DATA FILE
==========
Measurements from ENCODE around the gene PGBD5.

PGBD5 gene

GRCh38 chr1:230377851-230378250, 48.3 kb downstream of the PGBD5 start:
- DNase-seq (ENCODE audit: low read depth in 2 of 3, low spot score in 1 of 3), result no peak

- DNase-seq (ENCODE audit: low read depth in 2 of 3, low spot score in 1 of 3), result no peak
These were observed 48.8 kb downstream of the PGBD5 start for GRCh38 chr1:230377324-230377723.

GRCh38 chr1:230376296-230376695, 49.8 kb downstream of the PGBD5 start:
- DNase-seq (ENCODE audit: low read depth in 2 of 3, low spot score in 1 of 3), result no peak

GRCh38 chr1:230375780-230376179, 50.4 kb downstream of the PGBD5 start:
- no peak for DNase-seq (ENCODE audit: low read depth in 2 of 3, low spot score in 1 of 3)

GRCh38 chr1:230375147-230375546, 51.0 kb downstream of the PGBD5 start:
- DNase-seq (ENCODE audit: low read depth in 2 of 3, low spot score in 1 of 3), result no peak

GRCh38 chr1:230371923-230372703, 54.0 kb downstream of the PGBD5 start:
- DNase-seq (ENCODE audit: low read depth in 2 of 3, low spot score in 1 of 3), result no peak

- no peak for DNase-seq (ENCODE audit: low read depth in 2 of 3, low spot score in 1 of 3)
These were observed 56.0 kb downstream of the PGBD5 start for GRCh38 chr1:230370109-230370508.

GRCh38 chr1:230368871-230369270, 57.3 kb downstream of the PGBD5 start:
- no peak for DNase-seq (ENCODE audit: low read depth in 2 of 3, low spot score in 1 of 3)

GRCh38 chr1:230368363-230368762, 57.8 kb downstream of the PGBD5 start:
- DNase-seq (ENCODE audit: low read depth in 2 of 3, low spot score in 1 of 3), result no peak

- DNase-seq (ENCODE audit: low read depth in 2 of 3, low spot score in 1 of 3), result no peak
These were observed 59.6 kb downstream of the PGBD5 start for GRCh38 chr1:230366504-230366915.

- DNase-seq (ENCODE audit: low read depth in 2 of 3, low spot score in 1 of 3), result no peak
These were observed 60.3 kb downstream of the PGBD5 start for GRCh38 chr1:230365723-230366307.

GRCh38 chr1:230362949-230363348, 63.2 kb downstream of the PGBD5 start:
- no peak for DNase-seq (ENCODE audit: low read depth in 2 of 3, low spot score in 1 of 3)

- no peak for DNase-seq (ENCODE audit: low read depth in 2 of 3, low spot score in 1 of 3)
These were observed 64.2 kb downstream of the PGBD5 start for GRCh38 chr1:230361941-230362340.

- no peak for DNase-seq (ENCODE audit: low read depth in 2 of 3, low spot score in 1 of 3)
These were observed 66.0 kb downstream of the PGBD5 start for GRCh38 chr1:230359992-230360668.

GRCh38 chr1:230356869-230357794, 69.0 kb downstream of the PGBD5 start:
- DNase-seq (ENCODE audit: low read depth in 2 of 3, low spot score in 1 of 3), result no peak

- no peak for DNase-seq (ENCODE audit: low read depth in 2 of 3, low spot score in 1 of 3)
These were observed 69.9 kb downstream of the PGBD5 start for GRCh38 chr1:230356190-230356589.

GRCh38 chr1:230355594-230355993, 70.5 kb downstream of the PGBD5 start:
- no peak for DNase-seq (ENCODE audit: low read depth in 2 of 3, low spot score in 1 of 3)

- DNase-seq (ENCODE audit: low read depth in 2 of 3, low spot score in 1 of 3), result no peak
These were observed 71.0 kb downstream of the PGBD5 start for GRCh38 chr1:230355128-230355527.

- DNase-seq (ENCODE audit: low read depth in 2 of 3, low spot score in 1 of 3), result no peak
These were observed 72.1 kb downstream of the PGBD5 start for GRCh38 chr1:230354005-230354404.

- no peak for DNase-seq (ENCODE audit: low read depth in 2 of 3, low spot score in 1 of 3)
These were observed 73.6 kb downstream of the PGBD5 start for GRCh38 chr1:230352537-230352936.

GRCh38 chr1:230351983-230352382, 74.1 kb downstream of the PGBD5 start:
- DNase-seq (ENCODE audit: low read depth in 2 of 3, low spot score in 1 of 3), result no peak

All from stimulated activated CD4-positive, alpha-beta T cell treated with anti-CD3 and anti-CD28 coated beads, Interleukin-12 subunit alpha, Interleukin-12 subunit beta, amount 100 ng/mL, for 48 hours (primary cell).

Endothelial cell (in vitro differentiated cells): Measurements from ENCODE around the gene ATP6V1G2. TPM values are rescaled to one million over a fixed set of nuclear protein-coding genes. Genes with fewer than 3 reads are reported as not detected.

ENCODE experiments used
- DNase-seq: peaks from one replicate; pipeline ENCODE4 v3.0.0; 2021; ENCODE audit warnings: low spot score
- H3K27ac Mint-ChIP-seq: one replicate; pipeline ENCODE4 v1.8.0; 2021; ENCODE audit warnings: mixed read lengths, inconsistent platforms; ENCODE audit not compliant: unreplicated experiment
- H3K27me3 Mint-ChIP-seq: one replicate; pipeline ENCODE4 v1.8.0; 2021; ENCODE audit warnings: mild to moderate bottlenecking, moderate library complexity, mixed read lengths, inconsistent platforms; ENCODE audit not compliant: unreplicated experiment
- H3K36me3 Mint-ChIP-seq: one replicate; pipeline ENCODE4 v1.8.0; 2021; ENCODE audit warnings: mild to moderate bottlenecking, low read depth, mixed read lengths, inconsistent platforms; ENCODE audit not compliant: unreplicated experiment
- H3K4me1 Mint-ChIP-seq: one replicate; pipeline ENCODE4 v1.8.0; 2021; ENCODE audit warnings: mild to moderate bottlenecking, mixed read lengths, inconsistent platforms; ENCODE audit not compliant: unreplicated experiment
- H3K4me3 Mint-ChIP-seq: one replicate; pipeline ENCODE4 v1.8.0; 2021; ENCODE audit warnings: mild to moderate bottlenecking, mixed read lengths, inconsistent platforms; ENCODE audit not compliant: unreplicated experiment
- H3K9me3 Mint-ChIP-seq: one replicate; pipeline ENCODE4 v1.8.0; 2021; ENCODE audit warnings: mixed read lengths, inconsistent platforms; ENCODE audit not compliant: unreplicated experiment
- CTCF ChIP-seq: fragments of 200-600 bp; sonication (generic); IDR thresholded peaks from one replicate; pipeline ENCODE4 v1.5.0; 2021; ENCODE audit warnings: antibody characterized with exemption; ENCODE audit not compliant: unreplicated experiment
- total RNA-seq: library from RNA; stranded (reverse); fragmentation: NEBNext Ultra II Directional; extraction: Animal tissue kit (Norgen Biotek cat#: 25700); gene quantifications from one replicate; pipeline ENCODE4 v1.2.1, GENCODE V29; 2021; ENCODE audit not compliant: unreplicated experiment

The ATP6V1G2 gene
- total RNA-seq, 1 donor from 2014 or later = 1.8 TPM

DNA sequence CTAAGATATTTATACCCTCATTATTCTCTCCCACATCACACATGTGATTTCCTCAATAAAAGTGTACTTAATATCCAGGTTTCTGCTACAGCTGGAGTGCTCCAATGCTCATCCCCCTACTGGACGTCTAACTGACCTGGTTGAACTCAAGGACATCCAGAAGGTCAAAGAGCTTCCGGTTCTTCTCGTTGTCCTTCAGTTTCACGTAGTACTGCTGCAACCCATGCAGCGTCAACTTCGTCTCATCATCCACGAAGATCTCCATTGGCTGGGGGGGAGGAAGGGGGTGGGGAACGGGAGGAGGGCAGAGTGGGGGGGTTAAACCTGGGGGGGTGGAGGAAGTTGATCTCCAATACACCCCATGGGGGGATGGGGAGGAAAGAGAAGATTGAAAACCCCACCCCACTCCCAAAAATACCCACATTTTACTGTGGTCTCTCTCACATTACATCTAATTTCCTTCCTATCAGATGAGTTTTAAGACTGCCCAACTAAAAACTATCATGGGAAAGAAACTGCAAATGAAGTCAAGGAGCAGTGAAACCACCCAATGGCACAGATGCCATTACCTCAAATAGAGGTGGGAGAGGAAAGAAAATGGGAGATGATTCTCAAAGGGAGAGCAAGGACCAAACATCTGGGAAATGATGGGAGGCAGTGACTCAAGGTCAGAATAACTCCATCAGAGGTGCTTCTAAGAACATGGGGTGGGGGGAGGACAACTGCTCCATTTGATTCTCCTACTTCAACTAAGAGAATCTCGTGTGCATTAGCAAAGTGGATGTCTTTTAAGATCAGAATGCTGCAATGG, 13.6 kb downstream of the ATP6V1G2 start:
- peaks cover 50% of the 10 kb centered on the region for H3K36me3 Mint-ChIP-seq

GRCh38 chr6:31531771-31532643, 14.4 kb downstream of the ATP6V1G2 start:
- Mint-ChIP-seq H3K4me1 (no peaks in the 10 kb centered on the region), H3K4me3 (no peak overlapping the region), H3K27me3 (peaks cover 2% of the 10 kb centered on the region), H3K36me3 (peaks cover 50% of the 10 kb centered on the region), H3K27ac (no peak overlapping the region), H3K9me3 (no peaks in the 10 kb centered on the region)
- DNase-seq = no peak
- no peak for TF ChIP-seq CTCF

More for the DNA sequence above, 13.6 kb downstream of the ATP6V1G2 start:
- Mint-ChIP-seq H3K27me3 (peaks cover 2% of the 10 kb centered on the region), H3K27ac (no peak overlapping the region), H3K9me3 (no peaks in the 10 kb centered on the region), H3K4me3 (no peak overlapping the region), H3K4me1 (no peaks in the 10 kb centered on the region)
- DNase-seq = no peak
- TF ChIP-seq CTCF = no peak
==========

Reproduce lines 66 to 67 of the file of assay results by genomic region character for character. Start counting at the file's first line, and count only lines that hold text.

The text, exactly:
- Mint-ChIP-seq H3K27me3 (peaks cover 2% of the 10 kb centered on the region), H3K27ac (no peak overlapping the region), H3K9me3 (no peaks in the 10 kb centered on the region), H3K4me3 (no peak overlapping the region), H3K4me1 (no peaks in the 10 kb centered on the region)
- DNase-seq = no peak